Friday, February 15, 2013

Saddle Fitting

Almost two weeks ago now, and I'm only just sitting down to make my notes about Sherm's Schleese saddle fitting experience!  It was a big, big weekend for the big Bay Boy and for his human mom.  Among other elements, we took on:

  • my first solo hauling experience
  • his first overnight outing away from home
  • only our second time riding away from home, and in an indoor arena at that!
  • being handled intimately and fitted by strangers in a strange place, being asked to ride briefly, then return to the fitting area for adjustments three times-- a lot of standing still in the middle of a lot of activity...soooo not BBW's style
So I was nervous going in.  Hauling by myself; asking the Boy who, out of boredom, had broken a board in his stall the week of the fitting to be well-behaved away from home overnight (please, Sherm, don't break the lodgings!); riding in a strange setting without routine turnout, and with other horses, particularly after, in all honesty, a good six months away from any real saddle work.

But I should know better.

Bored Sherman = damage
Sherm was a superstar.  He hauled like a pro, unloaded and settled in to his new digs like he's been doing it quite regularly.  He was a bit up when I rode Saturday night to get him used to things, but I realize now (the value of hindsight) that he was most settled when I gave up trying to settle him with longe and long-line work and just got the hell on and rode.  He stabled overnight quite nicely, with nary a nibble on anything he shouldn't have, and stood for the fitters like a champ. We got through the riding part-- he was fine; it was all my lack of fitness (mental and physical) that got us into trouble, but we did well enough to get the fitting job done.

The best news of all is that Sherm now has a saddle that really, truly fits him as well as can be on my current budget.  We learned that the Schleese JES Elite I purchased on ebay in December lines up this way:
  • very recently re-flocked, so the stuffing is soft and in excellent shape... for his body, the fitter would have unstuffed it, but made the decision not to because it was not absolutely necessary for his fit and comfort, but rather for a general lowering of the seat of the saddle down into his body--- it would have made for a closer ride for me, but that wasn't absolutely necessary and a shame to un-stuff what had so recently been so perfectly stuffed.  Next time, probably, we'll do that.
  • the saddle itself has had a $1200 upgrade to the panel-- it is not only a shoulder-relief panel, but also a wedge relief, swooping upward at the rear for freedom at the loin (and to make a shorter profile)...these are not stock features on the JES, but someone paid to have it made this way
  • the seat of the saddle is, of course, too short for me; I should really be in an 18, not a 17, but it will require a custom saddle, at significant expense, to create a large enough seat (18") on a small enough panel (#1) for me to meet Sherm where we need to be...without going custom, this really was hitting the jackpot for us.  The #2 panel is borderline for him; a #1 would be better, but this is okay.  Not perfect, but okay.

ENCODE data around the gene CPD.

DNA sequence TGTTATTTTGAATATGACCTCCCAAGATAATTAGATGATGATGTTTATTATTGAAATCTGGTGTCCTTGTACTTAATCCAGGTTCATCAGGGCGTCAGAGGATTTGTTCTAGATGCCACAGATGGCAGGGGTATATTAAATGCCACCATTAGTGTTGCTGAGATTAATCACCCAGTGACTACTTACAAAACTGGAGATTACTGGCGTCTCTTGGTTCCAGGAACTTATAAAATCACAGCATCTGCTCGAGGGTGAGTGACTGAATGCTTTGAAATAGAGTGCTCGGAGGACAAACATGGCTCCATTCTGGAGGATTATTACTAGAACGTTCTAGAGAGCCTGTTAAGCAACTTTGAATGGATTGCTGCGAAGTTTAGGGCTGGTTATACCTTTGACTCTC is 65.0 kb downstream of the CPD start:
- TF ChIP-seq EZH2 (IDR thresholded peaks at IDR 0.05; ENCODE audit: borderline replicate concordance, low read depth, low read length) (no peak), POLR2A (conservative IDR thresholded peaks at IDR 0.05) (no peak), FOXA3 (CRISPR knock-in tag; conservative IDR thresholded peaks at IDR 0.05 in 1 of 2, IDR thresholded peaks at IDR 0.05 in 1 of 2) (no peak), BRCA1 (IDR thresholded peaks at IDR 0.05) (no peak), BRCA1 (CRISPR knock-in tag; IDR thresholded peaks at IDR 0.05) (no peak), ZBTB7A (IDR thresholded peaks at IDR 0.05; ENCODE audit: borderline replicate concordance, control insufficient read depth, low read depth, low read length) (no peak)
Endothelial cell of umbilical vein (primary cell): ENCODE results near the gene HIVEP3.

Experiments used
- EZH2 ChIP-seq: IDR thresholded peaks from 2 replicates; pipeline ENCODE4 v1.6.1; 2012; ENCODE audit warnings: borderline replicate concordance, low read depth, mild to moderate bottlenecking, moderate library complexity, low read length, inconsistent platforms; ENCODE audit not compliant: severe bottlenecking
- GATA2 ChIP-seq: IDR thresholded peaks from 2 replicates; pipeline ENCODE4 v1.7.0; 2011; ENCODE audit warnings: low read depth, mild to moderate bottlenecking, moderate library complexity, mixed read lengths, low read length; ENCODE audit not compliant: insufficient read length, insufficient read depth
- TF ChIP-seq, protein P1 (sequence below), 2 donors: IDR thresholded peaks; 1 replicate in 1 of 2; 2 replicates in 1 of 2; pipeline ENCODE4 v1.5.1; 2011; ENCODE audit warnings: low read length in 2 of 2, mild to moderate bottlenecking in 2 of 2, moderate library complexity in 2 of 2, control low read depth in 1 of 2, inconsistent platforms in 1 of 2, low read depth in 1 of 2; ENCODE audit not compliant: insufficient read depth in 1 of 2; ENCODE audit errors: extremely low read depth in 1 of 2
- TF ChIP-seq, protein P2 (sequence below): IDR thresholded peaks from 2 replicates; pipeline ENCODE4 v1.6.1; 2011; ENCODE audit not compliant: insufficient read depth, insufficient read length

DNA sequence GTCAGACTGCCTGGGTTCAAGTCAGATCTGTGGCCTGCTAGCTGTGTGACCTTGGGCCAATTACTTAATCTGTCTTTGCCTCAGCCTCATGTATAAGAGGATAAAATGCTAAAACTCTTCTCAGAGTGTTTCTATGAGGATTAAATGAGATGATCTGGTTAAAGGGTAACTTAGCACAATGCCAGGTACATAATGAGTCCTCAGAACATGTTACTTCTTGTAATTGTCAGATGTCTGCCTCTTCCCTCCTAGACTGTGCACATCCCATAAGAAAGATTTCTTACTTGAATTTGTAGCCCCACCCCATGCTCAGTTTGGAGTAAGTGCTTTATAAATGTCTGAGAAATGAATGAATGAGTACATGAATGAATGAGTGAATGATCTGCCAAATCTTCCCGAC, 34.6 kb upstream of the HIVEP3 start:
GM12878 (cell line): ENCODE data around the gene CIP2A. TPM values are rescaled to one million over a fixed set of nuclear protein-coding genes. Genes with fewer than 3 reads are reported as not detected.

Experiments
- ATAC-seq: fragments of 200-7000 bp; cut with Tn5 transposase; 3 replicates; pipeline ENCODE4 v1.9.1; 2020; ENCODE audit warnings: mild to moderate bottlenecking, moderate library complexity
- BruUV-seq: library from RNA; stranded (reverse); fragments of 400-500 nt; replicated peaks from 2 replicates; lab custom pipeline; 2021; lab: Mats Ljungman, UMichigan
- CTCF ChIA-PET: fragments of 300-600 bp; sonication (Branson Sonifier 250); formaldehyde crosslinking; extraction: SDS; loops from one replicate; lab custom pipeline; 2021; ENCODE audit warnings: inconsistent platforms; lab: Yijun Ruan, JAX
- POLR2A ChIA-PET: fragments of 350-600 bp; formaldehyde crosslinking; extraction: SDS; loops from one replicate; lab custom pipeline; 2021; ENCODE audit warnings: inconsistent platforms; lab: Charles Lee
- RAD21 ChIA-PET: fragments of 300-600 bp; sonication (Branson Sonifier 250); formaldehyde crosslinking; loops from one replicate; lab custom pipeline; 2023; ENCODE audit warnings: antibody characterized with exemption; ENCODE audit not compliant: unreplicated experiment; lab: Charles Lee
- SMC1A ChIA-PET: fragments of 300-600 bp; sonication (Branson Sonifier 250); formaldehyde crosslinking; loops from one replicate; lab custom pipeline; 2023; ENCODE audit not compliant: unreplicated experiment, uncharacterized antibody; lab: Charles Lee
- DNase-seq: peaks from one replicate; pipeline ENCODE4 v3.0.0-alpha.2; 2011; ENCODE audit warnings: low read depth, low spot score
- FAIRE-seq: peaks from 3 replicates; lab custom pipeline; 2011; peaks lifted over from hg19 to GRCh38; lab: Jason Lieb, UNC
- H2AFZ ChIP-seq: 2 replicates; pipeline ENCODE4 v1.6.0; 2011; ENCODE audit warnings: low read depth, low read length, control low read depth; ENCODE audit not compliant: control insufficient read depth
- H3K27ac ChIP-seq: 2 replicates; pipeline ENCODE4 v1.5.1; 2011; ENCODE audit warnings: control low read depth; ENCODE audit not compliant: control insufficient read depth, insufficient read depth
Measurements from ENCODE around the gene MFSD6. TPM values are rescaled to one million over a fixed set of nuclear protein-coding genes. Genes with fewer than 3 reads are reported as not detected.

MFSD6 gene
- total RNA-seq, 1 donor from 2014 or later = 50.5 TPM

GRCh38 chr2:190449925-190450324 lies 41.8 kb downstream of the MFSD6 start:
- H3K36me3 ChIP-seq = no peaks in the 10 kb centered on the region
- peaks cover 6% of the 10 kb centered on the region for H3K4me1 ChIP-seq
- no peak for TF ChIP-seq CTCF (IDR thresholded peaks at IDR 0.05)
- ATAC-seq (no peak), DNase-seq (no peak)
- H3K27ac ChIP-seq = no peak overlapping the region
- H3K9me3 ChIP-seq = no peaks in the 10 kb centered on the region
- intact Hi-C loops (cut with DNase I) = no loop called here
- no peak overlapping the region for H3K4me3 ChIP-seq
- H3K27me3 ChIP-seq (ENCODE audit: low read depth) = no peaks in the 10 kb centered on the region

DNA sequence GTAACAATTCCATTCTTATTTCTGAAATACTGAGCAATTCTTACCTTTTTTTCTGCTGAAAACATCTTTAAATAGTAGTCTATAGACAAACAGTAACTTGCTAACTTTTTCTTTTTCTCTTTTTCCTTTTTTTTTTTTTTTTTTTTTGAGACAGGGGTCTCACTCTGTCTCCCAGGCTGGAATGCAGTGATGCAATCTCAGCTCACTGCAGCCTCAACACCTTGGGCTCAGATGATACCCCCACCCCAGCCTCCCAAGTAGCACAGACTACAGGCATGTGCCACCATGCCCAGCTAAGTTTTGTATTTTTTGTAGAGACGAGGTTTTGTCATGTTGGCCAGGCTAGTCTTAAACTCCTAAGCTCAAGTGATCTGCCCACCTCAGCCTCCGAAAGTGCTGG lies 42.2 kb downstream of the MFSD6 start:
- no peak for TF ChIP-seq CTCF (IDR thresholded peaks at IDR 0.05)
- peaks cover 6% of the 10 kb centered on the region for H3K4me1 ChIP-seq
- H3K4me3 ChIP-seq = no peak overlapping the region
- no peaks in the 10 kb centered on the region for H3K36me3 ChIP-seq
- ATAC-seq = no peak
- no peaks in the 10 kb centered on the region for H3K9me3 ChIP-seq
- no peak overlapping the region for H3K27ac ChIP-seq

• the saddle is in excellent condition-- no wear & tear, no twisting or other issues, so it was a good purchase, and considering the custom panel upgrade, I got a hell of a deal.  Schleese's appraisal of fair market value for it was $750 more than I paid for it.  Whew!
How marvelous to learn all this and bring the good news home to a husband who said, "um, this saddle is going to cost what?!"  and then said, "hey, ya gotta do what ya gotta do..." Now there's a Man  Wonder of the first order!

So, anyway, with some adjustment of the saddle-- which I didn't get to see, unfortunately, as the fitters were working in the tackroom, where there was some heat from a space heater, while I held Sherm in the crossties-- the saddle fits him like a dream.  It needed to be widened, and the angle of the tree changed, but not much, not terribly much.  Just enough that it now sits level (instead of pommel-high) and it does not budge forward or side-to-side no matter how we move.  The rear does allow him to move and bend under it, but other than that, it is glued to him, and he is a happy, happy customer.  I couldn't be happier with the change in him since getting the saddle.  He was already well on the way to quieter before the fitting, and now he acts like a horse eager to work and happy to see me coming with the tack.

Now the thing is to just ride.  Ride-ride-ride.

This morning we had a lovely hack around the farm, our first under saddle in well over a year.  He was brave and proud and so, so happy to go out and about.  I am delighted!

Yeah, I'm comfy.  I'm cool.  Let's go!

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